hancellor George Osborne says his business tax changes were about “Businesses keeping more of their money to create jobs and invest in the future.”
The collection of class two national insurance contributions (NICs) will be moved into self-assessment. Business tax rates were cut.
Corporation tax will be reduced to 21 per cent, which Mr Osborne says will mean high street stores will get £1,000 off their rates. Every business in the country will get the ‘employment allowance’, a £2,000 cash-back on jobs.
Next year, Mr Osborne says corporation tax will reach 20 per cent and under 21s will be taken out of the jobs tax altogether.
He says: “Many of the enterprise zones we created are now flourishing – so the business rates discounts and enhanced capital allowances will be extended for another three years.
“I’m raising the rate of the R&D tax credit for loss-making small businesses from 11 per cent to 14.5 per cent.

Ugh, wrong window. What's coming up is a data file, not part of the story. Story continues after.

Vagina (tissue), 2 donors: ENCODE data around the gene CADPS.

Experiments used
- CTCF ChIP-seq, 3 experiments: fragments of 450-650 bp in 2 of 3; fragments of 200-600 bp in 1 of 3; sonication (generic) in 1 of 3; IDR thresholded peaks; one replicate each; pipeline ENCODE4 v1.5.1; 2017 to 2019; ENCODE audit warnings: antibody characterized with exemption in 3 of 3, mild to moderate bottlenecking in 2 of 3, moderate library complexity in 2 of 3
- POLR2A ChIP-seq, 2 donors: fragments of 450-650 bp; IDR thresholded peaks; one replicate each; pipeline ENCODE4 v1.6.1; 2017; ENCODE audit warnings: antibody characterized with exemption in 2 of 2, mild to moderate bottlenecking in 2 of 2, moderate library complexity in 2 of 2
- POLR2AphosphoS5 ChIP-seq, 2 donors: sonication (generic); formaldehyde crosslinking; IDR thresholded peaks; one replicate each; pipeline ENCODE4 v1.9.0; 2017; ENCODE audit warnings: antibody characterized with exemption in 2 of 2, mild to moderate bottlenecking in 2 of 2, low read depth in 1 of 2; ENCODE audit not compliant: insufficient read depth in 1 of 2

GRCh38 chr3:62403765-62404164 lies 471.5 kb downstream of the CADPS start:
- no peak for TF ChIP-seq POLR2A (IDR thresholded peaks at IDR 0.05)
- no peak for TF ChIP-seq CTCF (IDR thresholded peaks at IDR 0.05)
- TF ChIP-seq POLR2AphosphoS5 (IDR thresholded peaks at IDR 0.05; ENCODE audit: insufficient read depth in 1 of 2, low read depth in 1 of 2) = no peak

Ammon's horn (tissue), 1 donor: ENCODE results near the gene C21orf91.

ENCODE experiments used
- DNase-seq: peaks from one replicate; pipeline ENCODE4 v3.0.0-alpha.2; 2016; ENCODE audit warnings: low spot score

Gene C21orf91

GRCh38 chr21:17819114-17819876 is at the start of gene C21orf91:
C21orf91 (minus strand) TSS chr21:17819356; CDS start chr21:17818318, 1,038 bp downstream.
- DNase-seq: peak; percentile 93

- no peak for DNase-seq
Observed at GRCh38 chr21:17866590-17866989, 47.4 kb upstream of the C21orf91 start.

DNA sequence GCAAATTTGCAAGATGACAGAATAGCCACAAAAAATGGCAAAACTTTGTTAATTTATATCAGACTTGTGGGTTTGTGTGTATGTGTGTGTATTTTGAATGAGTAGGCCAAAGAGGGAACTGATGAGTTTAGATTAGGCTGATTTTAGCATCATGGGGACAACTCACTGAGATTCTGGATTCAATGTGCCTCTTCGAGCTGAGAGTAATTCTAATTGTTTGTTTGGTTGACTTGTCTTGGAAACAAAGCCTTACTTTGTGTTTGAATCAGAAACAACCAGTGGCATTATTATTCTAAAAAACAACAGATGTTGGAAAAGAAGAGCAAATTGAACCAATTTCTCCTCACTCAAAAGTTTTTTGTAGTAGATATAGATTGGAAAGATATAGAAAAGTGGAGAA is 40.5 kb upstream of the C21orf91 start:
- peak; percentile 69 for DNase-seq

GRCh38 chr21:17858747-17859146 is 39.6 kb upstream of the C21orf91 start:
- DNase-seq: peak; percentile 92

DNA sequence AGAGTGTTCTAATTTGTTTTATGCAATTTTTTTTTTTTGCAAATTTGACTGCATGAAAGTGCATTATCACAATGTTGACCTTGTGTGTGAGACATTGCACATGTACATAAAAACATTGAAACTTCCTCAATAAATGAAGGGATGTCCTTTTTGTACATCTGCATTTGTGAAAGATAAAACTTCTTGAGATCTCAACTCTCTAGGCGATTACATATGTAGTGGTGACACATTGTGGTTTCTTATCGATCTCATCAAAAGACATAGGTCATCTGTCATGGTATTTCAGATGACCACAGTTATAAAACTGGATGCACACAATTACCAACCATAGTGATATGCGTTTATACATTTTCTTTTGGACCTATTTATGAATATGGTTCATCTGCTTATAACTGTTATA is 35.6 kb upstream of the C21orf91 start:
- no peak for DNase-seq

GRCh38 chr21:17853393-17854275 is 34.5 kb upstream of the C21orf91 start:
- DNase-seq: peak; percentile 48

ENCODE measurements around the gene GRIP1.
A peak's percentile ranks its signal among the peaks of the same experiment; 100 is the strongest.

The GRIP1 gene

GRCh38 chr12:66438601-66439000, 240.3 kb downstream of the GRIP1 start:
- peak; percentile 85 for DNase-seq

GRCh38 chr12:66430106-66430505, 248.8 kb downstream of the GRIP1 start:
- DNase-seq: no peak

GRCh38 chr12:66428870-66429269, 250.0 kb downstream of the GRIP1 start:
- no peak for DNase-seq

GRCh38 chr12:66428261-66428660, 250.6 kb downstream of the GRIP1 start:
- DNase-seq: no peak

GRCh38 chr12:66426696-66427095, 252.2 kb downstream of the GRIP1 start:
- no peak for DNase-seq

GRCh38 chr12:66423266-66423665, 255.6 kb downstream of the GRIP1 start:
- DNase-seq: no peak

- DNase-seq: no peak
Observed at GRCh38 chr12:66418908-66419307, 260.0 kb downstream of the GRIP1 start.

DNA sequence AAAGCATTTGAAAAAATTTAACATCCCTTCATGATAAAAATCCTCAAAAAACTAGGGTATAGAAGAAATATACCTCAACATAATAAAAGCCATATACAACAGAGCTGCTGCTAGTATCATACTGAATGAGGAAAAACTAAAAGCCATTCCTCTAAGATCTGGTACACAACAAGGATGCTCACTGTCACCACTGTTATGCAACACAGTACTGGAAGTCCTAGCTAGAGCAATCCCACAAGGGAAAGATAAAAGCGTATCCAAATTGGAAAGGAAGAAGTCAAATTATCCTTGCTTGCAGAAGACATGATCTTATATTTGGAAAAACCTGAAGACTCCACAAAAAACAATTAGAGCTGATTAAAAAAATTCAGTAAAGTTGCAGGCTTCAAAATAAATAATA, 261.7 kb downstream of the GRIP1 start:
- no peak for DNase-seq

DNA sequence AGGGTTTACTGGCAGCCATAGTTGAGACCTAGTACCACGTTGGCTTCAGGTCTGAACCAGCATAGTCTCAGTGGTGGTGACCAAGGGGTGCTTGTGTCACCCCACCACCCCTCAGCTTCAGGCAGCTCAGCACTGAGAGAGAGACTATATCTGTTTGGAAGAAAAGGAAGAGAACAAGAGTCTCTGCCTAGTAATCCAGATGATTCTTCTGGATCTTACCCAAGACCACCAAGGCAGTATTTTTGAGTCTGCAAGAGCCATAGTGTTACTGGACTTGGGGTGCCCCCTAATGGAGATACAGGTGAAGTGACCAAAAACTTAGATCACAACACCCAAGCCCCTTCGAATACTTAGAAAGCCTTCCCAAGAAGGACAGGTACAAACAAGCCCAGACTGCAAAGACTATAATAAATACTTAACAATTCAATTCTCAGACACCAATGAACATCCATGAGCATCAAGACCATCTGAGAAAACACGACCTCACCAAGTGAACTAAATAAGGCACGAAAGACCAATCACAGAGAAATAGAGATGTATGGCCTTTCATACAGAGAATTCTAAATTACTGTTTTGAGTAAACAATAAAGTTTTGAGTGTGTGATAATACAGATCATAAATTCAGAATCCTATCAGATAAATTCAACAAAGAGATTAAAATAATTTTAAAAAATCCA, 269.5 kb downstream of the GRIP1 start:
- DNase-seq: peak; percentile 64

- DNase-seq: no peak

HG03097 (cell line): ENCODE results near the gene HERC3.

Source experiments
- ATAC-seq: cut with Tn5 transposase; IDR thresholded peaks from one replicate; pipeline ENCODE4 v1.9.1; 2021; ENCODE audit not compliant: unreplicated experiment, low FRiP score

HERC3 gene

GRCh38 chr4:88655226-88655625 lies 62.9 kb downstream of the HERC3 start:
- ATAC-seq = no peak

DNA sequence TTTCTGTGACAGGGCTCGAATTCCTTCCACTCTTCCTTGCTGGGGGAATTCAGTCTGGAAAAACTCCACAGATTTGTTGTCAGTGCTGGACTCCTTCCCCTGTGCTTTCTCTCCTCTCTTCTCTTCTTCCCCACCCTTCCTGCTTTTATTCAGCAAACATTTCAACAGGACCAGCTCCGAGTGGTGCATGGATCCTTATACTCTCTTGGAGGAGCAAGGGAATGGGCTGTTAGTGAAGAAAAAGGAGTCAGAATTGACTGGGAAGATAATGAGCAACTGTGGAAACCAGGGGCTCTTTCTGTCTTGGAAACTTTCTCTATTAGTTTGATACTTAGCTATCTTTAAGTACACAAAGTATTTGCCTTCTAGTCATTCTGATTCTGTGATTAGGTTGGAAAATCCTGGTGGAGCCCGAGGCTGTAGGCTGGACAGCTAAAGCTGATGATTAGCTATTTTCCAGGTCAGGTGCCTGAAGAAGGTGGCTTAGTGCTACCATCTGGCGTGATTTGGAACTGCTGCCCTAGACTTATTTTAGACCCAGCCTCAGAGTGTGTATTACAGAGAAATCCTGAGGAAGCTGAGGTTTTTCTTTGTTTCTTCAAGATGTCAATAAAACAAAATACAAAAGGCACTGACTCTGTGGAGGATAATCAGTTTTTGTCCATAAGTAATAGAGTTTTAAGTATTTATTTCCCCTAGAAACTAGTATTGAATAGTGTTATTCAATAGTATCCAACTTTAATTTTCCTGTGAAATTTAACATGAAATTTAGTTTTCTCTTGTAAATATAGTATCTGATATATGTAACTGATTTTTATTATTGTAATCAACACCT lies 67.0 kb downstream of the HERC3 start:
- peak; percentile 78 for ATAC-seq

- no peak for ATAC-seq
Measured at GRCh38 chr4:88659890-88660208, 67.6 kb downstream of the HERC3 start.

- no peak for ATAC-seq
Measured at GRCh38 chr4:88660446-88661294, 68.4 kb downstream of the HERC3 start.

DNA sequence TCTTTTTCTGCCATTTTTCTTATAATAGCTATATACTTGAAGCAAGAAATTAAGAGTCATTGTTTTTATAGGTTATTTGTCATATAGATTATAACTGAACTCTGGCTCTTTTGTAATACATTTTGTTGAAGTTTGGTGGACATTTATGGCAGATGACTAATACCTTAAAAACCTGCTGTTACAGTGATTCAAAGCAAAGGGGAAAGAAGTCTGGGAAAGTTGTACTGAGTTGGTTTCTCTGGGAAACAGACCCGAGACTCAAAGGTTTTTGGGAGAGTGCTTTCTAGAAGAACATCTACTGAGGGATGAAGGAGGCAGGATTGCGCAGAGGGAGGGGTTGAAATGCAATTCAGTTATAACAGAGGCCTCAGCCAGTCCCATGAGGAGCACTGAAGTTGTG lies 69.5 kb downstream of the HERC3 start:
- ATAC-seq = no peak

“Two years ago, I launched the Seed Enterprise Investment Scheme to help finance start-ups. It has been a great success and I am making it permanent.
“We are backing investment into social enterprises with a social investment tax relief at a rate of 30 per cent.”
The European Commission approved the extension of film tax credit – and the Budget confirms the same approach will be now offered to theatre.
From this September, Mr Osborne says there will be a 20 per cent tax relief for qualifying productions, and 25 per cent for regional touring. The annual investment allowance was doubled to £500,000 and extended to the end of 2015.
Mr Osborne says 99.8 per cent of businesses will get a 100 per cent investment allowance.
He says: “Almost every business across Britain will pay no upfront tax when they invest in the future.
“It costs £2bn in the short term – so when we say: we’re going to get Britain investing; when we say we’re going to back growth around the country - we mean it.”